Risk factors

Statin benefit in COVID-19 patients needs to be confirmed

Wednesday, 1 Jul 2020


Cardiologists have poured cold water on claims that the anti-inflammatory effects of statins may have a protective effect in people hospitalised with COVID-19 .

A Chinese study has found an association between statin use and lower rates of death and need for ICU ventilation in people hospitalised with COVID-19, but that does not prove causality, according to other commentators.

An analysis of 13,981 COVID-19 patients admitted to hospital in Hubei, China found that those taking statins (n = 1,219) had a 5.5% mortality rate at one month, compared to 6.8% in patients who did not use statins.

The retrospective observational study showed a larger –  45% – decrease in mortality, from 9.4% to 5.2%, when comparing matched cohorts of statin users and non users who were otherwise similar. Statin use was also associated with lower levels of inflammation biomarkers, a lower incidence of acute respiratory distress syndrome and lower rates of admission to intensive care units.

In a matched cohort with 204 patients in each group, the use of statins combined with ACE inhibitors or ARBs versus other antihypertensive drugs was associated with a 65% drop in the death rate (3.4% versus 9.8%) and a lower incidence of heart injury and acute respiratory distress syndrome, according to the findings published in Cell Metabolism

“These results support the safety and potential benefits of statin therapy in hospitalised patients with COVID-19 and provide a rationale for prospective studies to determine whether statins confer protection against COVID-19-associated mortality,” said lead study author Dr Li Hongliang of Wuhan University.

But Dr Riyaz Patel, Associate Professor of Cardiology, UCL, London said that as with all observational studies it was difficult to be sure whether the differences seen with statin use were due to confounding or affected by specific biases.

“Statins are frequently given to very specific groups and this observation may be related to other unmeasured factors that could give a favourable outcome like being more wealthy or having regular access to preventative healthcare,” he said.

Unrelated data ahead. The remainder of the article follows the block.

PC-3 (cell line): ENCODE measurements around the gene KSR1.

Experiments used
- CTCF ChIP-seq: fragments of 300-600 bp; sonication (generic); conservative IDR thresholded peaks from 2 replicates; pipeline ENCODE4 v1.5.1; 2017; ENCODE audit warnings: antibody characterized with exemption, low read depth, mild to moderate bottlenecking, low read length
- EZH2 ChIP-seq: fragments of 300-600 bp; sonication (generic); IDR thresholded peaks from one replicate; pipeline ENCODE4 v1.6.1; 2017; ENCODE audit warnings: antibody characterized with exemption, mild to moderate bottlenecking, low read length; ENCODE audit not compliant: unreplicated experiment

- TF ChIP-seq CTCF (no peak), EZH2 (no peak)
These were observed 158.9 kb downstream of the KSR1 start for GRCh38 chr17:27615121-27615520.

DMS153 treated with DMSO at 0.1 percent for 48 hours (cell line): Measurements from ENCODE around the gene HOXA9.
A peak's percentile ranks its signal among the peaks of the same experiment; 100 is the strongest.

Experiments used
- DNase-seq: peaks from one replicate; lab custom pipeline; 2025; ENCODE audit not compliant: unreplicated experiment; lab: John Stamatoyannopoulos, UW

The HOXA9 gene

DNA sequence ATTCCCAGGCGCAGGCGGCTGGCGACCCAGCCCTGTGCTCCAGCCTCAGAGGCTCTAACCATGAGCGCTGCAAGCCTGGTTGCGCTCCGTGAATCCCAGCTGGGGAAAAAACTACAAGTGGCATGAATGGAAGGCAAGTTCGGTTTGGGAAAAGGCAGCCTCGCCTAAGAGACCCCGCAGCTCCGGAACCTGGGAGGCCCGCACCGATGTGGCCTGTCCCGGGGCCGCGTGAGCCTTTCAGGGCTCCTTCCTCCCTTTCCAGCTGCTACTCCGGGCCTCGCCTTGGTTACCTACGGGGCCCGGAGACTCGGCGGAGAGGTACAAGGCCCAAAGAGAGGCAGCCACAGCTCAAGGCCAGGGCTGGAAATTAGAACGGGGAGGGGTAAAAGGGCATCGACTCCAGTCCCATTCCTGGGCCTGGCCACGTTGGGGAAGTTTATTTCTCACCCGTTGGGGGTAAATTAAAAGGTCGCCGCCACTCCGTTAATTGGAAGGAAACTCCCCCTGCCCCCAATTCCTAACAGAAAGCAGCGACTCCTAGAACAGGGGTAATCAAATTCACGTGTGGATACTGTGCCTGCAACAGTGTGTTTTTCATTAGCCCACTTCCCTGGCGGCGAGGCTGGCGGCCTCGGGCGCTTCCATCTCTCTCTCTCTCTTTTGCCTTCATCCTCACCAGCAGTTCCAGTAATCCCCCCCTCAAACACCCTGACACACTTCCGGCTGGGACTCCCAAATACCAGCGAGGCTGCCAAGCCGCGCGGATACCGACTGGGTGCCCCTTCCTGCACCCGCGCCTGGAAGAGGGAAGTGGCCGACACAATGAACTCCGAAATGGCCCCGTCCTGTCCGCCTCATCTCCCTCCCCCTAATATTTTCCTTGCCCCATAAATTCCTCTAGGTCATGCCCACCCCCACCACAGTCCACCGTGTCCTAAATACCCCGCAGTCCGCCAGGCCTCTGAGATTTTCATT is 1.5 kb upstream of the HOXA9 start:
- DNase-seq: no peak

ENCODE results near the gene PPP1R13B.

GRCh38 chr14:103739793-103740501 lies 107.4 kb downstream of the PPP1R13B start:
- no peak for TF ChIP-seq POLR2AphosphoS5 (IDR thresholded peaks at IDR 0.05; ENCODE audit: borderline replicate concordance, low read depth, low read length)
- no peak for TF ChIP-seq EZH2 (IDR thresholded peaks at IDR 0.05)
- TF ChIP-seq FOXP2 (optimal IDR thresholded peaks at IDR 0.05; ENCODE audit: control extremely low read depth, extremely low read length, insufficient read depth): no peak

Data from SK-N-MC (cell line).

“Some people may be too sick with cancer or other conditions and may not be given statins at all.  It is also possible those taking statins were admitted because their co-morbidities made them higher risk, while those without these comorbidities and therefore not taking statins were admitted because of more severe viral features, which would lead to an appearance that statin use was in fact protective.”

The authors have tried to address some of these challenges, but such biases were very difficult to resolve, said Dr Patel.

“The study will be of interest especially as so many people take statins.  However the findings should be interpreted with significant caution and only a randomised clinical trial, such as the dexamethasone study recently, can demonstrate if treatment with statins is beneficial in the context of COVID infection,” he added.

Prof Kevin McConway, Emeritus Professor of Applied Statistics, The Open University, said the study provided some evidence on the safety of ACE inhibitors and ARBs in COVID-19 patients.

“Just as with the comparison between statin users and non-users, however, it can’t be clear what is causing what here, because it is an observational study, and the number of patients involved in the ACE inhibitor and ARBs study was relatively small.  But this result, like the results of some other studies on these drugs, does provide a certain amount of reassurance that they are unlikely to be harmful in COVID-19 patients,” he said.

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